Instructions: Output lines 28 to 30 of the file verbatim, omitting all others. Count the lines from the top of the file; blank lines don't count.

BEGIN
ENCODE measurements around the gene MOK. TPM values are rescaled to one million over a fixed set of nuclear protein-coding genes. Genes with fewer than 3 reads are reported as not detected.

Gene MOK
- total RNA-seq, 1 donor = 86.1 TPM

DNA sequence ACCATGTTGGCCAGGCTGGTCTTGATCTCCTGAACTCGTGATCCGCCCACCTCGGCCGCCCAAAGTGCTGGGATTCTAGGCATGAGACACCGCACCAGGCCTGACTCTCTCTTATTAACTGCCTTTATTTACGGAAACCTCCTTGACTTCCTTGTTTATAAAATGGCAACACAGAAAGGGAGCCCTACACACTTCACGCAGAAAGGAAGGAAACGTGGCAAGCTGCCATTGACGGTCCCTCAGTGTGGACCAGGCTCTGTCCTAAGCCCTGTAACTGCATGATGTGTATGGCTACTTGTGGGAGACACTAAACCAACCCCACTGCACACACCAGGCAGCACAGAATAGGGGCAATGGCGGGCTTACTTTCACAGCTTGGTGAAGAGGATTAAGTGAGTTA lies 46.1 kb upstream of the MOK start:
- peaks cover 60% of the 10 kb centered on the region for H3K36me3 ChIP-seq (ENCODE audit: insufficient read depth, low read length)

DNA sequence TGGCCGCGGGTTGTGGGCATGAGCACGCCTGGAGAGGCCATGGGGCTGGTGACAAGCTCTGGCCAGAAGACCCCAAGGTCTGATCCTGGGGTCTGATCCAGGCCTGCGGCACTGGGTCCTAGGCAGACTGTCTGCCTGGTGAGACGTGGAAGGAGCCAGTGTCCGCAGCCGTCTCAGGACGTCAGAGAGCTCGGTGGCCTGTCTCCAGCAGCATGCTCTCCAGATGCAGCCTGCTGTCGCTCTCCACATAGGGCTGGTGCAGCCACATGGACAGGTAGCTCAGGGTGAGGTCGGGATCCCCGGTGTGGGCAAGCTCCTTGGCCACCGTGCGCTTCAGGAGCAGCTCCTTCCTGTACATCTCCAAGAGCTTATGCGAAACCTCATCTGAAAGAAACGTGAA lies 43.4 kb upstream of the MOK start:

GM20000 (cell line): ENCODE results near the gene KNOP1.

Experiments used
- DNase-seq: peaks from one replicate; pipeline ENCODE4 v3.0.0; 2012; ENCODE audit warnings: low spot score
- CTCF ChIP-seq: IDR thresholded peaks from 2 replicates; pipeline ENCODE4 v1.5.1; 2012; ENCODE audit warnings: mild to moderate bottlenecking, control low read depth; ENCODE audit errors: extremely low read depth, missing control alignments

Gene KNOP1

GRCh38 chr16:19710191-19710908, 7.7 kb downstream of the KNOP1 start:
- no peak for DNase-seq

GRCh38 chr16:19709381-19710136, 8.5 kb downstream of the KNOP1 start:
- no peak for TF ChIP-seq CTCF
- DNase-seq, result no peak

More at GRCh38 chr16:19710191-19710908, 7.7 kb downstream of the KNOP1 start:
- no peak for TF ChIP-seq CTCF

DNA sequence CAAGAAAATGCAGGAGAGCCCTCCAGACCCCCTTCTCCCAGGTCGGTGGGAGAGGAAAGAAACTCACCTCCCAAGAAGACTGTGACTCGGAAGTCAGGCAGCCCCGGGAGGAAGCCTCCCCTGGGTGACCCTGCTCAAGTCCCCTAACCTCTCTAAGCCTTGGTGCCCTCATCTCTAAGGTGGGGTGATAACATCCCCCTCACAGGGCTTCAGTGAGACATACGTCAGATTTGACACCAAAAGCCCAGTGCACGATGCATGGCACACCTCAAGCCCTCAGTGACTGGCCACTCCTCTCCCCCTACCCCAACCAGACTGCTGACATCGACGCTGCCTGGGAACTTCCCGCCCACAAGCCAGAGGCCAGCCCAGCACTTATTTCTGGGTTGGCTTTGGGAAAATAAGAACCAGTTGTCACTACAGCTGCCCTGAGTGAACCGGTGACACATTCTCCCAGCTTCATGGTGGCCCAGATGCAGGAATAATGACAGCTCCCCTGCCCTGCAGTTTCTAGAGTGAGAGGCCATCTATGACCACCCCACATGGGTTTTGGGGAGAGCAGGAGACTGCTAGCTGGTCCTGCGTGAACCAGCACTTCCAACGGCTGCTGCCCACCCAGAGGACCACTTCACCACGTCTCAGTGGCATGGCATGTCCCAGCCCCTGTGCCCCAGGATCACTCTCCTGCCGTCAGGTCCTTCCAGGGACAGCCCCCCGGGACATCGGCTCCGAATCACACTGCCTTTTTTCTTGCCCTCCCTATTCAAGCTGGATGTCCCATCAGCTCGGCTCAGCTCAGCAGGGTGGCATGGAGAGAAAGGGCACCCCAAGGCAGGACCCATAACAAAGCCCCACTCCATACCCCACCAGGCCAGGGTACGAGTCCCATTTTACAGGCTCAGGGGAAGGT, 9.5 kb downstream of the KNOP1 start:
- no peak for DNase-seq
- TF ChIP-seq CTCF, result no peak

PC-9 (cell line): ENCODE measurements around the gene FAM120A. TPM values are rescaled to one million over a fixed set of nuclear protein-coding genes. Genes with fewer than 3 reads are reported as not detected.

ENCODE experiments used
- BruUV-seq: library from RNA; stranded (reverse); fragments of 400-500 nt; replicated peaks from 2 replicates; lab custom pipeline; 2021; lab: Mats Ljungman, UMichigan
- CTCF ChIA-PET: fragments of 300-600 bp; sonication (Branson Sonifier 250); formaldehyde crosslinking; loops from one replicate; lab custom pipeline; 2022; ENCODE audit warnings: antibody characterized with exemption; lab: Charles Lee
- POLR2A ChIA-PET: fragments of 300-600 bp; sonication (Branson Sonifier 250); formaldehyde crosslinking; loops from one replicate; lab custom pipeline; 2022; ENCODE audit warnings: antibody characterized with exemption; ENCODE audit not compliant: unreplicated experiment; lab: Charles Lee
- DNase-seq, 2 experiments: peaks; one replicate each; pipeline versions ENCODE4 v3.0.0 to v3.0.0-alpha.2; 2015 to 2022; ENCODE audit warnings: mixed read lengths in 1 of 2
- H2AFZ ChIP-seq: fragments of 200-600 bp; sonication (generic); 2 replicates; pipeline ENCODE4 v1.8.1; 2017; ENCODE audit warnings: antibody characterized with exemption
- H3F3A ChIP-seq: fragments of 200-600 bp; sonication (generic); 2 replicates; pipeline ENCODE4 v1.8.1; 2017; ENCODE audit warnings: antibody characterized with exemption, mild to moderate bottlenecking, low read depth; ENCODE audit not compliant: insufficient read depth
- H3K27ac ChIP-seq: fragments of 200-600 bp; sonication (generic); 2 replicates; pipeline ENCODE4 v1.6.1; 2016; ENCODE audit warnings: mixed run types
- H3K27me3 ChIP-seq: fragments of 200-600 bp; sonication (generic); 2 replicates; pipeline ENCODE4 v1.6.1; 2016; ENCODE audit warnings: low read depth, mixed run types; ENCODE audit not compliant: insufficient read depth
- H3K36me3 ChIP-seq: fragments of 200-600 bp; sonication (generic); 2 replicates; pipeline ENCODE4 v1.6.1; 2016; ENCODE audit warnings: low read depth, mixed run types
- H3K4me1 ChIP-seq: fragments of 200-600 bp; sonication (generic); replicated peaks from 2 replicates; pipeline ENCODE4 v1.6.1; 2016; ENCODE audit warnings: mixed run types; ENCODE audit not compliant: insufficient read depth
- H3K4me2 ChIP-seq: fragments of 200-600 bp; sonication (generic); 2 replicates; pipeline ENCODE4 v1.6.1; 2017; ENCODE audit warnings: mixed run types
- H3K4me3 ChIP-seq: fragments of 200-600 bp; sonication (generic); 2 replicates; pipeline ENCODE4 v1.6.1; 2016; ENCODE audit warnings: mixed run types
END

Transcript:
- H2AFZ ChIP-seq: fragments of 200-600 bp; sonication (generic); 2 replicates; pipeline ENCODE4 v1.8.1; 2017; ENCODE audit warnings: antibody characterized with exemption
- H3F3A ChIP-seq: fragments of 200-600 bp; sonication (generic); 2 replicates; pipeline ENCODE4 v1.8.1; 2017; ENCODE audit warnings: antibody characterized with exemption, mild to moderate bottlenecking, low read depth; ENCODE audit not compliant: insufficient read depth
- H3K27ac ChIP-seq: fragments of 200-600 bp; sonication (generic); 2 replicates; pipeline ENCODE4 v1.6.1; 2016; ENCODE audit warnings: mixed run types